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The Professor
Hey Everyone

Just wanted to pass along my new Guitar World column where I talk about comping triads to sound out maj7 chord extensions.

http://www.guitarworld.com/jazz-guitar-cor...hord-extensions


What do you think about using triads to outline larger chords, such as maj7, maj6, maj9 and maj7#11 chords? Let us know your thoughts and tips for adding these sounds to your chord work.
Cosmin Lupu
Hey man! This is very nice smile.gif it's related the stuff you've been talking about in the theory thread! Thanks for sharing it with us and please tell us more about your experience at Guitar World smile.gif
The Professor
Hey

Yeah it's a fun topic, using traditional triads in non-traditional ways, really helps expand playing and visualization without learning anything new, which I love! smile.gif

Guitar World is great, fun guys and it generates a lot of fun discussions as well. Classic mag, can't go wrong working with them!
PosterBoy
I'm finding more and more I use triads and diad, working with in band with both synth and piano player, who don't know how to limit the sonic area they play in! They help my parts stand out and not get lost and I'm also not duplicating what someone else is playing
The Professor
For sure. If I'm playing with a keyboard player I usually start with two-note chords, in a blues or jazz/funk situation mostly the 3rd and 7th, then if I find the keyboard is laying out a bit I'll use triads or very seldom four-note chords. Diads are great for laying down the harmony, but also allowing us to focus on rhythm and groove at the same time. Fun chords!
Cosmin Lupu
QUOTE (Matt Warnock Guitar @ Jan 10 2013, 04:26 PM) *
For sure. If I'm playing with a keyboard player I usually start with two-note chords, in a blues or jazz/funk situation mostly the 3rd and 7th, then if I find the keyboard is laying out a bit I'll use triads or very seldom four-note chords. Diads are great for laying down the harmony, but also allowing us to focus on rhythm and groove at the same time. Fun chords!


Nice smile.gif I read about this sort of approach in a book on funk by Ross Bolton, in which he talks about the layering that occurs between the instruments in a funk orchestra - The guitarist plays simpler forms with a rhythmic approach.
The Professor
Cool. Ross writes great stuff! Lots of great ways to focus on rhythm in your chord playing.
Cosmin Lupu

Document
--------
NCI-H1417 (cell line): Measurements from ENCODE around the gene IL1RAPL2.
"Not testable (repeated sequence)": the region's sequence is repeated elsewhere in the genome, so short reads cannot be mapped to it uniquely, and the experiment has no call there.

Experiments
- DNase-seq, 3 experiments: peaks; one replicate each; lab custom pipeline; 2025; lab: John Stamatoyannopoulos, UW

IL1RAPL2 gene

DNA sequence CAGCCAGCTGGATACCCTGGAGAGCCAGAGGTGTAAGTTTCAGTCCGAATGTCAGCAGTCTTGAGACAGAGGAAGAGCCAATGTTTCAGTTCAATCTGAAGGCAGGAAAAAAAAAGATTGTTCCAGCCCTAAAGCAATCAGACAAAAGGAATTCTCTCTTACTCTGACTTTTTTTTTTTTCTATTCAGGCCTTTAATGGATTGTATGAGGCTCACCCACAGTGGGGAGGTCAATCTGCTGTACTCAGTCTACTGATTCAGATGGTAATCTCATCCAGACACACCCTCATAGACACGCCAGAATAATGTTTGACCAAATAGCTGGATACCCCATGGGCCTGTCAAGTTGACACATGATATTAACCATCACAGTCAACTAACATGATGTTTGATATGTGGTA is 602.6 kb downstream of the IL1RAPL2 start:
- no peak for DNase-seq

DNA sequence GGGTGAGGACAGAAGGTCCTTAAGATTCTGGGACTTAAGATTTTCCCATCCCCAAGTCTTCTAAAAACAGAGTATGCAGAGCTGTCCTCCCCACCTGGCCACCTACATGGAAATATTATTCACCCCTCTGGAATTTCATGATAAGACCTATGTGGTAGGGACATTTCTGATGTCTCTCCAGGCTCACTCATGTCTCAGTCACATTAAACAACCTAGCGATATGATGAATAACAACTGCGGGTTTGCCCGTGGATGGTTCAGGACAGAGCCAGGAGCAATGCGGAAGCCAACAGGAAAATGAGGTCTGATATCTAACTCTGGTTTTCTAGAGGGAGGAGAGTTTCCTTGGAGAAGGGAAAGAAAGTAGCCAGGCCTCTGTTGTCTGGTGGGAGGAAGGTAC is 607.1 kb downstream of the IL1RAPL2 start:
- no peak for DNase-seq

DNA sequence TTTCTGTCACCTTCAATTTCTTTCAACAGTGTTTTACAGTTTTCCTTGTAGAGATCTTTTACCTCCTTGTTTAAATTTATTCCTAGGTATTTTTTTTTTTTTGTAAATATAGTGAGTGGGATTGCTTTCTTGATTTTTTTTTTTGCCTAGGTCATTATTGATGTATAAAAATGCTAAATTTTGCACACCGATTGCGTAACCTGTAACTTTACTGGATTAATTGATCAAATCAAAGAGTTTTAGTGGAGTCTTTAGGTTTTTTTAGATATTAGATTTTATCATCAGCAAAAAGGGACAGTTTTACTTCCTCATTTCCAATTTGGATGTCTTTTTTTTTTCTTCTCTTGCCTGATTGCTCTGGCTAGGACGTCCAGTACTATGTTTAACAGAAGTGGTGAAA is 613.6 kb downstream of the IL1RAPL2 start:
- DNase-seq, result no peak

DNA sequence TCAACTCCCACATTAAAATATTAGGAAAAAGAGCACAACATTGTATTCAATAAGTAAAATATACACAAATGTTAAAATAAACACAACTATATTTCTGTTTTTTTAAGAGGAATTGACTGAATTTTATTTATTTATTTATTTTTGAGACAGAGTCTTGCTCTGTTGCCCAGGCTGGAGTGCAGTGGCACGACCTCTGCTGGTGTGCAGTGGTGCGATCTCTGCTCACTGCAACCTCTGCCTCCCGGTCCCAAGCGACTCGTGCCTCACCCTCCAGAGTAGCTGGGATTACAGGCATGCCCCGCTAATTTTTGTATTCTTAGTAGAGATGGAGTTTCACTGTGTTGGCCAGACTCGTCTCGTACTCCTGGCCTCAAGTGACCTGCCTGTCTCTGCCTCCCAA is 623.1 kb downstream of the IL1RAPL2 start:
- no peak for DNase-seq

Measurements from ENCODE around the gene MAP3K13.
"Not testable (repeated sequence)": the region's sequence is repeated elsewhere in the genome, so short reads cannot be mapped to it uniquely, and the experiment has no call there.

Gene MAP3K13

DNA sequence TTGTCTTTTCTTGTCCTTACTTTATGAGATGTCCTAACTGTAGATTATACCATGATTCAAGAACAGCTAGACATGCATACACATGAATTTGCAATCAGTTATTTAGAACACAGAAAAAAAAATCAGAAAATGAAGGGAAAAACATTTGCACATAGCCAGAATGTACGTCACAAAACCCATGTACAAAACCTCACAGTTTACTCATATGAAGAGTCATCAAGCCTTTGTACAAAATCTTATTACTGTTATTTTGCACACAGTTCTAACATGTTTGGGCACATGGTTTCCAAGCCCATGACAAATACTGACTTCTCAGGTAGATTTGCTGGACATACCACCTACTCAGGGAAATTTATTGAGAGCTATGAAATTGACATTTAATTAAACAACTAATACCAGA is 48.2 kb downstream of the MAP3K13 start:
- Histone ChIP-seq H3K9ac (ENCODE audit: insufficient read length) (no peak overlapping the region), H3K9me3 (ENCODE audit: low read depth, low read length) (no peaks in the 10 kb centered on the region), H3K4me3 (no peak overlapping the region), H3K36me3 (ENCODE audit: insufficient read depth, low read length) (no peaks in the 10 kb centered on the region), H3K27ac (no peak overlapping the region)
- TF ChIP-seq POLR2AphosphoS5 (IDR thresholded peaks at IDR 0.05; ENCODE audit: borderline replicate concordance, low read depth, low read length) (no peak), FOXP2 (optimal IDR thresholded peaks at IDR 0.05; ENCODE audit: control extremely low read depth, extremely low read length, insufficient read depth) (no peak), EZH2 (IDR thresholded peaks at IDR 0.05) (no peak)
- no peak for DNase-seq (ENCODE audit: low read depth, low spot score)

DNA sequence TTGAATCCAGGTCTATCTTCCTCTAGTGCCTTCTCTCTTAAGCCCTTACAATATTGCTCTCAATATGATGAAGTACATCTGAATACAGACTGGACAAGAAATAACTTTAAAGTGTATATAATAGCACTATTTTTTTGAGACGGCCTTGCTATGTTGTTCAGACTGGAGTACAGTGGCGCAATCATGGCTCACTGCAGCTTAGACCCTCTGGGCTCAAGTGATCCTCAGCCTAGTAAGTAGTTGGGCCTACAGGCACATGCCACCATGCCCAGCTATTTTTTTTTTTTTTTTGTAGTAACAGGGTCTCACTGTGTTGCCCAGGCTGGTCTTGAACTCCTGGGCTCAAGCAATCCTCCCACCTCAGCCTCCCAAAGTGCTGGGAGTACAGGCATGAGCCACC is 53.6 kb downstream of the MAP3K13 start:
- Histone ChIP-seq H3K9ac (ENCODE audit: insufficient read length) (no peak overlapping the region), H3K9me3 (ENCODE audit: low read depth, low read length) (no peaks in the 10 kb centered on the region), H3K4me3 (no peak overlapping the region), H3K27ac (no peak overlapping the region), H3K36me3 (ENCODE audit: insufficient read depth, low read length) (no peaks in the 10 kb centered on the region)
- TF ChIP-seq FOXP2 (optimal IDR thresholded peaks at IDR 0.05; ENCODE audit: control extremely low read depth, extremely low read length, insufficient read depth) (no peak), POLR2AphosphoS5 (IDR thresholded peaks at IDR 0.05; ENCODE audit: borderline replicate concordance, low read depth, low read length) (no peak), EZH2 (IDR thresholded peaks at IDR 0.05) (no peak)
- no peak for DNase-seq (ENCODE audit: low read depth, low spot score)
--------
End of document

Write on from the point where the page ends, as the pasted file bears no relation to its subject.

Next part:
QUOTE (Matt Warnock Guitar @ Jan 11 2013, 08:56 AM) *
Cool. Ross writes great stuff! Lots of great ways to focus on rhythm in your chord playing.


Oh yes! That book on funk, published by MI and written by him is sacred to me smile.gif
The Professor
QUOTE (Cosmin Lupu @ Jan 12 2013, 09:15 AM) *
Oh yes! That book on funk, published by MI and written by him is sacred to me smile.gif


Just put it on my "to buy" book list! smile.gif
Cosmin Lupu
QUOTE (Matt Warnock Guitar @ Jan 12 2013, 09:30 AM) *
Just put it on my "to buy" book list! smile.gif


Wow! I thought you already had it for breakfast man biggrin.gif
The Professor
QUOTE (Cosmin Lupu @ Jan 12 2013, 09:39 AM) *
Wow! I thought you already had it for breakfast man biggrin.gif


I think I used to have it at one point, but in all my moving over the last two years I've given away all my books, too hard to carry around, so now that I'm settling back down it's time to restock my library!
Cosmin Lupu
QUOTE (Matt Warnock Guitar @ Jan 12 2013, 09:41 AM) *
I think I used to have it at one point, but in all my moving over the last two years I've given away all my books, too hard to carry around, so now that I'm settling back down it's time to restock my library!


Oh man sad.gif if there's one thing I wouldn't give away - that's books .. Too bad you were forced by the situation..
The Professor
QUOTE (Cosmin Lupu @ Jan 12 2013, 10:13 AM) *
Oh man sad.gif if there's one thing I wouldn't give away - that's books .. Too bad you were forced by the situation..


yeah, but it gives me an excuse to go out and buy a bunch of new guitar books smile.gif
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